Posted on July 14, 2018
Hopefully you've heard of George Washington Carver (I've written about him here and here). Some people think of Carver as "The Peanut Man," but this inventor and scientist was way more than that!
When Carver was a child and could barely even read (he was born into slavery), he was so into nature that he noticed how various plants responded to different conditions... People who lived near him began to ask for his advice about plants, often handing over a potted plant that was sick; he would get the plant to flourishing again and then return the plant, better than ever. He wasn't educated in the ways of science, but at that point Carver was already considered a young plant doctor!
After slavery was abolished, Carver's previous owners, from whom he got his name, raised him and his older brother as their own children and taught them to read and write. But Carver wanted to go to school, and black kids were not allowed at the only school in town. Carver decided to go to the school for black children - ten miles away from his home! That was too far a walking commute, so at a young age (maybe 11 or 12?) Carver began staying at others' houses or renting rooms - just so he could get an education.
Carver sometimes had to leave a school and a community when race-based violence would break out there.
Carver applied to universities and was finally accepted in one in Kentucky. But when he arrived there, the university personnel realized he was black and took back their acceptance.
He ended up finally attending a university in Iowa and became a professor at Tuskegee University. He studied and researched and taught about - of course - plants!
Carver's research involved clays, seeds, sweet potatoes, peanuts, and more. But he got the "Peanut Man" label when he was asked to talk to the U.S. Congress about peanuts and all the many uses he had created for peanuts.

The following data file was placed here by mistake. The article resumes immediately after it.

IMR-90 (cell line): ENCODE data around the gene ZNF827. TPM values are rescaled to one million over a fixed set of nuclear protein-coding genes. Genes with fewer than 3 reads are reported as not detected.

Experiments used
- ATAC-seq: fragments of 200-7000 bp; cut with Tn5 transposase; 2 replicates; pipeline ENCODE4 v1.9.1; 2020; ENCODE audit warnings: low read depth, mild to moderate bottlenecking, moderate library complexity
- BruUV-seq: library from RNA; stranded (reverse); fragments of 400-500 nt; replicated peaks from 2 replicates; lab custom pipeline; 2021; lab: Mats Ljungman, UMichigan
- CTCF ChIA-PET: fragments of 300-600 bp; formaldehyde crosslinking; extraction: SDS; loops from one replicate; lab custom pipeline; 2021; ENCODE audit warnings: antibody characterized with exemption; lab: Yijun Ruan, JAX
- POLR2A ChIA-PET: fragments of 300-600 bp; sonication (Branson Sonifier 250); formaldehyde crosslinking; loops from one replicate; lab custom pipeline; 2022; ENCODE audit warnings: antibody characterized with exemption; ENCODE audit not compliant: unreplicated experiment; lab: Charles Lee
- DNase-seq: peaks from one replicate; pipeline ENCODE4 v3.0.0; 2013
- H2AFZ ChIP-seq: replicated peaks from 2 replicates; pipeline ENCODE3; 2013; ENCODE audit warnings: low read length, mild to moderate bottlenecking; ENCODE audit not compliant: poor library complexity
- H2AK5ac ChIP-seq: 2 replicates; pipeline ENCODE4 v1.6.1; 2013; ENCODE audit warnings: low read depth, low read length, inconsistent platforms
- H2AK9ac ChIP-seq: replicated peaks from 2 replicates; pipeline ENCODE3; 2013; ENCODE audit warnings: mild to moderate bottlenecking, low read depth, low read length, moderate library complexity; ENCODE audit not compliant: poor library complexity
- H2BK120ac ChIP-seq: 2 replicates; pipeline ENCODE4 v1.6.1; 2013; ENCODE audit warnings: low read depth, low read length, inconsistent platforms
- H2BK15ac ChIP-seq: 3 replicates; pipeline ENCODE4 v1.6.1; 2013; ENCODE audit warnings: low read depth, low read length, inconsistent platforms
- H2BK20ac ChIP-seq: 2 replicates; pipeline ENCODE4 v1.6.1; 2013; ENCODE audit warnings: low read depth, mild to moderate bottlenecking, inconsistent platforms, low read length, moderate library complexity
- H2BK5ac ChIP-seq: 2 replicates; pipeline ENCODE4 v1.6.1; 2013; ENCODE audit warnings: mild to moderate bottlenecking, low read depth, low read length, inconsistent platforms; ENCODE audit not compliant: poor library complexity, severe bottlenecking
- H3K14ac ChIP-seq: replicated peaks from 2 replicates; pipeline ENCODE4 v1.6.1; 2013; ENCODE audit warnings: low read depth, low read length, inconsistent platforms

Carver applied for few patents, because he wanted his products and discoveries to be available to everyone. He spent little money on clothes, even though he was really famous in his own time and corresponded with and met many famous people. He turned down a very well-paid job with Thomas Edison, he was friends with Henry Ford, he wrote back and forth with Harvey Kellogg (of cereal fame), he gave U.S. President F.D. Roosevelt peanut oil for massages of his polio-inflicted legs, and he was even asked for advice from supporters of Mahatma Gandhi - and Gandhi himself wrote to him to say thanks for his informative responses!
The reason that today is Carver Day is because the George Washington Carver National Monument was established on this date in 1943, about half a year after the esteemed scientist died. This was the first National Park locale established to honor an African American person - actually, the first to honor anyone other than a former president! - and every year the anniversary is celebrated at the National Monument.
This year is super special, because it is the 75th anniversary! There are going to be speakers, a one-person show with actor Paxton Williams playing the role of Carver, live music, peanut milk demonstrations, kids' activities, storytelling, guided tours, and food.
The George Washington Carver National Monument is located in Missouri, in an area where Carver spent much of his childhood.
|Carver Day is celebrated in many places|
on the anniversary of his death on January 5,
1943, because we have no idea when he was
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